How does the GDPR affect third-party and customer contracts?
The GDPR places equal liability on data controllers (the organization that owns the data) and data processors (outside organizations that help manage that data). A third-party processor not in compliance means your organization is not in compliance. The new regulation also has strict rules for reporting breaches that everyone in the chain must be able to comply with. Organizations must also inform customers of their rights under GDPR.
What this means is that all existing contracts with processors (e.g., cloud providers, SaaS vendors, or payroll service providers) and customers need to spell out responsibilities. The revised contracts also need to define consistent processes for how data is managed and protected, and how breaches are reported.
“The largest exercise is on the procurement side of the house—your third-party vendors, your sourcing relationships that are processing data on your behalf,” says Mathew Lewis, global head of banking and regulatory practice at legal service provider Axiom. “There’s a whole grouping of vendors that have access to this personal data and GDPR lays out very clearly that you need to ensure that all of those third parties are adhering to GDPR and processing the data accordingly.”
Client contracts also need to reflect the regulatory changes, says Lewis. “Client contracts take a number of different forms, whether they are online click-throughs or formal agreements where you make commitments to how you view, access, and process data.”
Before those contracts can be revised, business leaders, IT, and security teams need to understand how the data is stored and processed and agree on a compliant process for reporting. “A pretty sizable exercise is required by the technology groups, the CISO, and data governance team to understand what data fits within the firm, where it’s being stored or processed, and where it’s being exported outside the company. Once you understand those data flows and the impact on the business, you can start to identify the vendors you need to be most focused on both from an information security perspective, how you manage those relationships going forward, and how you memorialize that in the contract itself,” says Lewis.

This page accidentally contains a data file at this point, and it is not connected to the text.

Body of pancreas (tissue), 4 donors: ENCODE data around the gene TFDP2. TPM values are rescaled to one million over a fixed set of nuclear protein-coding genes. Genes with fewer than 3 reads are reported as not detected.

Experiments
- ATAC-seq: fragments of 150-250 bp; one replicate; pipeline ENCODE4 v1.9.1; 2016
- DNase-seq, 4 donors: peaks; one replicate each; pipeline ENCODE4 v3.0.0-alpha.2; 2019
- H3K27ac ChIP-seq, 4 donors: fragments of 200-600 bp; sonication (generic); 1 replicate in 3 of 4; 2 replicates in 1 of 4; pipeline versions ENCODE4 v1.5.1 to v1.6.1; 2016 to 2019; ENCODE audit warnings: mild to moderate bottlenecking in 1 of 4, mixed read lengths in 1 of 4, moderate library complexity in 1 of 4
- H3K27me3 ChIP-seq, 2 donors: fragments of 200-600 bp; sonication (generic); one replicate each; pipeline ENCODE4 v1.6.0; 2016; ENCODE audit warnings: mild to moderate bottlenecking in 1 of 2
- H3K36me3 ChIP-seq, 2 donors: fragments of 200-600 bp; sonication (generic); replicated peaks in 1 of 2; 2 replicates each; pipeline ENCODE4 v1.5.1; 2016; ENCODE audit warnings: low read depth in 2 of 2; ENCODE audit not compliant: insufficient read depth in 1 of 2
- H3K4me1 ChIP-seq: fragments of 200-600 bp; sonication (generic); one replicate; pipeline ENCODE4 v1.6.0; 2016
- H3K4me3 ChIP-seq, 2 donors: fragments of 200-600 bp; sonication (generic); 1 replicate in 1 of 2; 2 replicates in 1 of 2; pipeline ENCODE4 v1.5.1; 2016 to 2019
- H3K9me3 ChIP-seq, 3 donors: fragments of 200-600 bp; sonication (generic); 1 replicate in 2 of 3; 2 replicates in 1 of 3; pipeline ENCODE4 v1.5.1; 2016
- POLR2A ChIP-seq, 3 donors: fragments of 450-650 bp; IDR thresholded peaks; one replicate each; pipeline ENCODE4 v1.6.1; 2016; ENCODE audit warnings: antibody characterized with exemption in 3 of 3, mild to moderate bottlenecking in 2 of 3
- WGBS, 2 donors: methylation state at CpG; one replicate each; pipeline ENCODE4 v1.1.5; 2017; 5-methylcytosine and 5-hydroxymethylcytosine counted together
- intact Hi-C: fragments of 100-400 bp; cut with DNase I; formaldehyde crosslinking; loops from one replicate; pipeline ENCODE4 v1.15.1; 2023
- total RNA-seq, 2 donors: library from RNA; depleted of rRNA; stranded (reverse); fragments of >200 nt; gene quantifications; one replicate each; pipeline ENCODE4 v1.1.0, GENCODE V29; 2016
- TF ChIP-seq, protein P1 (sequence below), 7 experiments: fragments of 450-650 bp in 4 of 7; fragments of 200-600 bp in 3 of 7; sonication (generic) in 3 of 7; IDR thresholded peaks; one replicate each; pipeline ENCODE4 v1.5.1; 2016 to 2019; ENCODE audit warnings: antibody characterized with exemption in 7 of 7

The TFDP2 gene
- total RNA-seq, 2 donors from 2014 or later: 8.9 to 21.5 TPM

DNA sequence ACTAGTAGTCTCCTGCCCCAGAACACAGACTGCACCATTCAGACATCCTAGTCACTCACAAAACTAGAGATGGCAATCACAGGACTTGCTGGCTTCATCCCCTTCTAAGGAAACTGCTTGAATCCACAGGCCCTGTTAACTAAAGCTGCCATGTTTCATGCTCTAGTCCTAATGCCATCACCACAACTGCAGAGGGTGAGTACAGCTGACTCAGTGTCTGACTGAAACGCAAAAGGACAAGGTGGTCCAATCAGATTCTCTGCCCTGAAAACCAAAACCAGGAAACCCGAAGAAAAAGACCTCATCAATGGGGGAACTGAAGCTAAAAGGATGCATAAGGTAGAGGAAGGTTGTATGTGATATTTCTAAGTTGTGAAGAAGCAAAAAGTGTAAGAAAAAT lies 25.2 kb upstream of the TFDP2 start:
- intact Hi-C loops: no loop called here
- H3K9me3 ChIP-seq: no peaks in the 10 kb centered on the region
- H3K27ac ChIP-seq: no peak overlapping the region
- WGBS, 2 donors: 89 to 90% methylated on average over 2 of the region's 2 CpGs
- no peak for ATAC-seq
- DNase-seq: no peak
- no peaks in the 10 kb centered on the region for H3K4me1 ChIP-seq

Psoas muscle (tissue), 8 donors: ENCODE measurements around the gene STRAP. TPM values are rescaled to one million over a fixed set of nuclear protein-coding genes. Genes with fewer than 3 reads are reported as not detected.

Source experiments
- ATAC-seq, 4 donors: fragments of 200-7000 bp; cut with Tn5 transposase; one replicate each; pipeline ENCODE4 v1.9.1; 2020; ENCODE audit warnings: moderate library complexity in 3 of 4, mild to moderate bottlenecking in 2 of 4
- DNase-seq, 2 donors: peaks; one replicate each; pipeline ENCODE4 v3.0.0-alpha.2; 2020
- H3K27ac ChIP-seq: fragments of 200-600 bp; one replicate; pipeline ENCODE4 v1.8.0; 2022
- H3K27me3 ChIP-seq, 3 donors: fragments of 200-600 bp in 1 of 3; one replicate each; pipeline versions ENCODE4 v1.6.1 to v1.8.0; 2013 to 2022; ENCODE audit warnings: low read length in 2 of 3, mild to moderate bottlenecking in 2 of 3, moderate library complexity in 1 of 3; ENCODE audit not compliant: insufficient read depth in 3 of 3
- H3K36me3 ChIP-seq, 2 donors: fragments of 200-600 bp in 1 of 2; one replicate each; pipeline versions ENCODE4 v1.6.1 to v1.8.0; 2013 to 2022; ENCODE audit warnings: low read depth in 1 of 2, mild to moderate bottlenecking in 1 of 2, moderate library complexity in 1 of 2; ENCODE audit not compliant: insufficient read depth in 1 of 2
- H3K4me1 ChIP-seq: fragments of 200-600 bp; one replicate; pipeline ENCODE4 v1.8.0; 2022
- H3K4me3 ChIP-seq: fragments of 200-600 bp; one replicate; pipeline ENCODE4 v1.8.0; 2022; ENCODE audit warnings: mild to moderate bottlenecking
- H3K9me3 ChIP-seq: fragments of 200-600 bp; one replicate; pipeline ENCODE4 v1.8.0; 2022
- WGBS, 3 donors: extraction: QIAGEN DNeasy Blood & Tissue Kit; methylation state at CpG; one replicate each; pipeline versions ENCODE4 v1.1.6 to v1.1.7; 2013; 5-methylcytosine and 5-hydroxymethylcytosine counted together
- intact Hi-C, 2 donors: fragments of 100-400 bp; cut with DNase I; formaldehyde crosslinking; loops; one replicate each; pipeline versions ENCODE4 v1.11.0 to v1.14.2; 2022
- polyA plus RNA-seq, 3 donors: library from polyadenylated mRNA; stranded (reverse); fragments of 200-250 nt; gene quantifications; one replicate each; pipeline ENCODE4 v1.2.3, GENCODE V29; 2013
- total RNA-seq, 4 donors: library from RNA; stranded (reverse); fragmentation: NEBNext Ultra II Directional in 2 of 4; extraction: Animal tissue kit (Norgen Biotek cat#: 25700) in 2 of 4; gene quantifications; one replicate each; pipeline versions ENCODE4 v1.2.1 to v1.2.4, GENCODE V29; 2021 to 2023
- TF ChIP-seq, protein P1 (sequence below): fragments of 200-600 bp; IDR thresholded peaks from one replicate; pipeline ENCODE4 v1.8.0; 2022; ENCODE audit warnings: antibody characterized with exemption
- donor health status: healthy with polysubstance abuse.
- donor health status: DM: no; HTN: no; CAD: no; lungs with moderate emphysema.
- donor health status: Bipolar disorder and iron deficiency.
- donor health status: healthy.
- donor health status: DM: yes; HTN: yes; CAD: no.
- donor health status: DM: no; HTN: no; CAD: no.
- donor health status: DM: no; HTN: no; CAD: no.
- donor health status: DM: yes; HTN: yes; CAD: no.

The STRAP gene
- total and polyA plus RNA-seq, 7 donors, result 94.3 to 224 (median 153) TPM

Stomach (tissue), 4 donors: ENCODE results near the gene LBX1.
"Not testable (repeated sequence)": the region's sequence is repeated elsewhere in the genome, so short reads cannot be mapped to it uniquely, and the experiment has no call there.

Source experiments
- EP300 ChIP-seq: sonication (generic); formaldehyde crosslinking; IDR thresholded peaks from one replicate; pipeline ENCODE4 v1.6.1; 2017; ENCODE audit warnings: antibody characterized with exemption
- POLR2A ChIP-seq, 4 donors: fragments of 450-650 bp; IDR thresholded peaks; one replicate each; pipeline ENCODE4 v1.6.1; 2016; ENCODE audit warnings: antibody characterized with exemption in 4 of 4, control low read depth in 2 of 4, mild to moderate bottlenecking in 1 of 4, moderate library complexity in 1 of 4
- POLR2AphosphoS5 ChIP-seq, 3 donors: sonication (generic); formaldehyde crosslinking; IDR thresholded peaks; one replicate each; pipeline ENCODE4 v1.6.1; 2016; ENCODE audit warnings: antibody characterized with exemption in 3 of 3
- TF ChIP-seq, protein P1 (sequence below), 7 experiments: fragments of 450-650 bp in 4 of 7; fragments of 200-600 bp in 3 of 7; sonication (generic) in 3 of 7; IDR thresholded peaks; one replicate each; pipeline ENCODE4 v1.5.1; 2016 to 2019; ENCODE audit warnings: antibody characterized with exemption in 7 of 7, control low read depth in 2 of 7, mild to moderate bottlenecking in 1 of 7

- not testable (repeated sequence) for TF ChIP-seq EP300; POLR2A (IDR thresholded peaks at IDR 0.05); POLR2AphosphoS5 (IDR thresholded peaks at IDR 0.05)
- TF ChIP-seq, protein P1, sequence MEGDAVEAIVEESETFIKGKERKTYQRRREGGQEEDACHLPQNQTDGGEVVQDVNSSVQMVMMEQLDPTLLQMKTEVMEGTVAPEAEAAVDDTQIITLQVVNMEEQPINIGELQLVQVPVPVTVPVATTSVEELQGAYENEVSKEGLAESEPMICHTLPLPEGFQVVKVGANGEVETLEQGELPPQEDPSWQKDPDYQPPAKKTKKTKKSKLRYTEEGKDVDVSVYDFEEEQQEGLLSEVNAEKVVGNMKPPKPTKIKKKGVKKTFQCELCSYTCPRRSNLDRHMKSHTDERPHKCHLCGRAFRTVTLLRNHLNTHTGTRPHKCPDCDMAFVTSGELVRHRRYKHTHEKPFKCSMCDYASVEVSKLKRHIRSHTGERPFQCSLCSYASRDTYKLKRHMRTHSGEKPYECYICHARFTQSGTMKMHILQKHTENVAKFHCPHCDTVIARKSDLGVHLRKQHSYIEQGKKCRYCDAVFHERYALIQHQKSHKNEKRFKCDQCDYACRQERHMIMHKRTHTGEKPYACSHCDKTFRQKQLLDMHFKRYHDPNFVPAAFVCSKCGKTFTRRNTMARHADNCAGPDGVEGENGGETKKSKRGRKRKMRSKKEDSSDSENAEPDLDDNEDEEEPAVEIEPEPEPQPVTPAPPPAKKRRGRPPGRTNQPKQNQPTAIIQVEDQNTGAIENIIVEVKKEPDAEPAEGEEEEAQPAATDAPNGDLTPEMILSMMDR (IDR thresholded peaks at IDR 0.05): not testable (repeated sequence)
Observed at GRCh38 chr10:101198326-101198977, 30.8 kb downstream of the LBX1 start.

The GDPR might also change the mindset of business and security teams toward data. Most companies see their data and the processes they use to mine it as an asset, but that perception will change, says Lewis. “Given GDPR’s explicit consent and firms needing to be much more granular in their understanding of data and data flows, there’s a whole set of liabilities that now exist with the accumulation of data,” says Lewis. “That’s quite a different frame of mind both for legal and compliance, but maybe more important for the way the business thinks about the accumulation and usage of that data and for information security groups and how they think about managing that data.”
“Data is leaving the firm in all kinds of ways,” says Lewis. “While the CISO and the technology groups need to be able to track all of that, you also need to put protection in place.” Those protections need to be spelled out in the contract so the outside firms understand what they can and cannot do with the data.
Lewis notes that by going through the process of defining obligations and responsibilities, it prepares a company to handle GDPR compliance operationally. “If one of your vendors says, ‘You were hacked last night,’ did they know who to call and how to respond as part of meeting the regulatory requirements,” he says.
The 72-hour reporting window that the GDPR requires makes it especially important that vendors know how to properly report a breach. “If a vendor was hacked and you’re one of the thousands of clients, do they notify your procurement department or an account person or someone in accounts receivables? It could come in all kinds of ways,” says Lewis.
You want a clearly defined path in the contract for the information to get to the person in your organization responsible for reporting the breach. “A regulator is not going to say you shouldn’t have had a breach. They are going to say you should have had the policies, procedures, and response structure in place to solve for that quickly,” says Lewis.